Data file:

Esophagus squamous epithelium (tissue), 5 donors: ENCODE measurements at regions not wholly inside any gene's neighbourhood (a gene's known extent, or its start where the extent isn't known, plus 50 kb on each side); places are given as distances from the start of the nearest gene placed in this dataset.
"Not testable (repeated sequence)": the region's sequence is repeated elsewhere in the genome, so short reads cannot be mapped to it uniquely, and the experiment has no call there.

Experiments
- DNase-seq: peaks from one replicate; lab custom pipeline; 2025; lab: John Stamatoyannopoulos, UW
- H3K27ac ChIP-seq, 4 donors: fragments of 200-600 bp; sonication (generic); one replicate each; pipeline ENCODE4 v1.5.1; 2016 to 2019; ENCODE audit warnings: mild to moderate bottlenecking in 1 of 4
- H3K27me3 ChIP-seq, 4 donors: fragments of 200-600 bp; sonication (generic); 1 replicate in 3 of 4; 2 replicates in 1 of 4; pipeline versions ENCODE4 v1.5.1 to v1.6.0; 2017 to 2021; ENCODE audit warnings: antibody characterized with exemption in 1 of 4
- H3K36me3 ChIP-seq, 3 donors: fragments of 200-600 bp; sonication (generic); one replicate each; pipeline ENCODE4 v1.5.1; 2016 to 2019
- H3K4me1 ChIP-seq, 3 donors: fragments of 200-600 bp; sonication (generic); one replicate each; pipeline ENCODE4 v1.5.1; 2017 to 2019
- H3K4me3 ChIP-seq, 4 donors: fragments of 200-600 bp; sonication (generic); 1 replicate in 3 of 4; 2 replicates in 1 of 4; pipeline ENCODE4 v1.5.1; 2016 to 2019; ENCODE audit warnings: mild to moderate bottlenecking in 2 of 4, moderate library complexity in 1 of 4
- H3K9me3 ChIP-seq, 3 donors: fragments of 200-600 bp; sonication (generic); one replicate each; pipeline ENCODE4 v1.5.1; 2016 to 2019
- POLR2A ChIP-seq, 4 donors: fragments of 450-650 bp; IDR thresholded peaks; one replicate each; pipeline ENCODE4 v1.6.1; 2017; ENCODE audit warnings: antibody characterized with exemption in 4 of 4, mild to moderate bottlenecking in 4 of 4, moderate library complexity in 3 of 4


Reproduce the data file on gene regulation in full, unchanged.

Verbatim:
Esophagus squamous epithelium (tissue), 5 donors: ENCODE measurements at regions not wholly inside any gene's neighbourhood (a gene's known extent, or its start where the extent isn't known, plus 50 kb on each side); places are given as distances from the start of the nearest gene placed in this dataset.
"Not testable (repeated sequence)": the region's sequence is repeated elsewhere in the genome, so short reads cannot be mapped to it uniquely, and the experiment has no call there.

Experiments
- DNase-seq: peaks from one replicate; lab custom pipeline; 2025; lab: John Stamatoyannopoulos, UW
- H3K27ac ChIP-seq, 4 donors: fragments of 200-600 bp; sonication (generic); one replicate each; pipeline ENCODE4 v1.5.1; 2016 to 2019; ENCODE audit warnings: mild to moderate bottlenecking in 1 of 4
- H3K27me3 ChIP-seq, 4 donors: fragments of 200-600 bp; sonication (generic); 1 replicate in 3 of 4; 2 replicates in 1 of 4; pipeline versions ENCODE4 v1.5.1 to v1.6.0; 2017 to 2021; ENCODE audit warnings: antibody characterized with exemption in 1 of 4
- H3K36me3 ChIP-seq, 3 donors: fragments of 200-600 bp; sonication (generic); one replicate each; pipeline ENCODE4 v1.5.1; 2016 to 2019
- H3K4me1 ChIP-seq, 3 donors: fragments of 200-600 bp; sonication (generic); one replicate each; pipeline ENCODE4 v1.5.1; 2017 to 2019
- H3K4me3 ChIP-seq, 4 donors: fragments of 200-600 bp; sonication (generic); 1 replicate in 3 of 4; 2 replicates in 1 of 4; pipeline ENCODE4 v1.5.1; 2016 to 2019; ENCODE audit warnings: mild to moderate bottlenecking in 2 of 4, moderate library complexity in 1 of 4
- H3K9me3 ChIP-seq, 3 donors: fragments of 200-600 bp; sonication (generic); one replicate each; pipeline ENCODE4 v1.5.1; 2016 to 2019
- POLR2A ChIP-seq, 4 donors: fragments of 450-650 bp; IDR thresholded peaks; one replicate each; pipeline ENCODE4 v1.6.1; 2017; ENCODE audit warnings: antibody characterized with exemption in 4 of 4, mild to moderate bottlenecking in 4 of 4, moderate library complexity in 3 of 4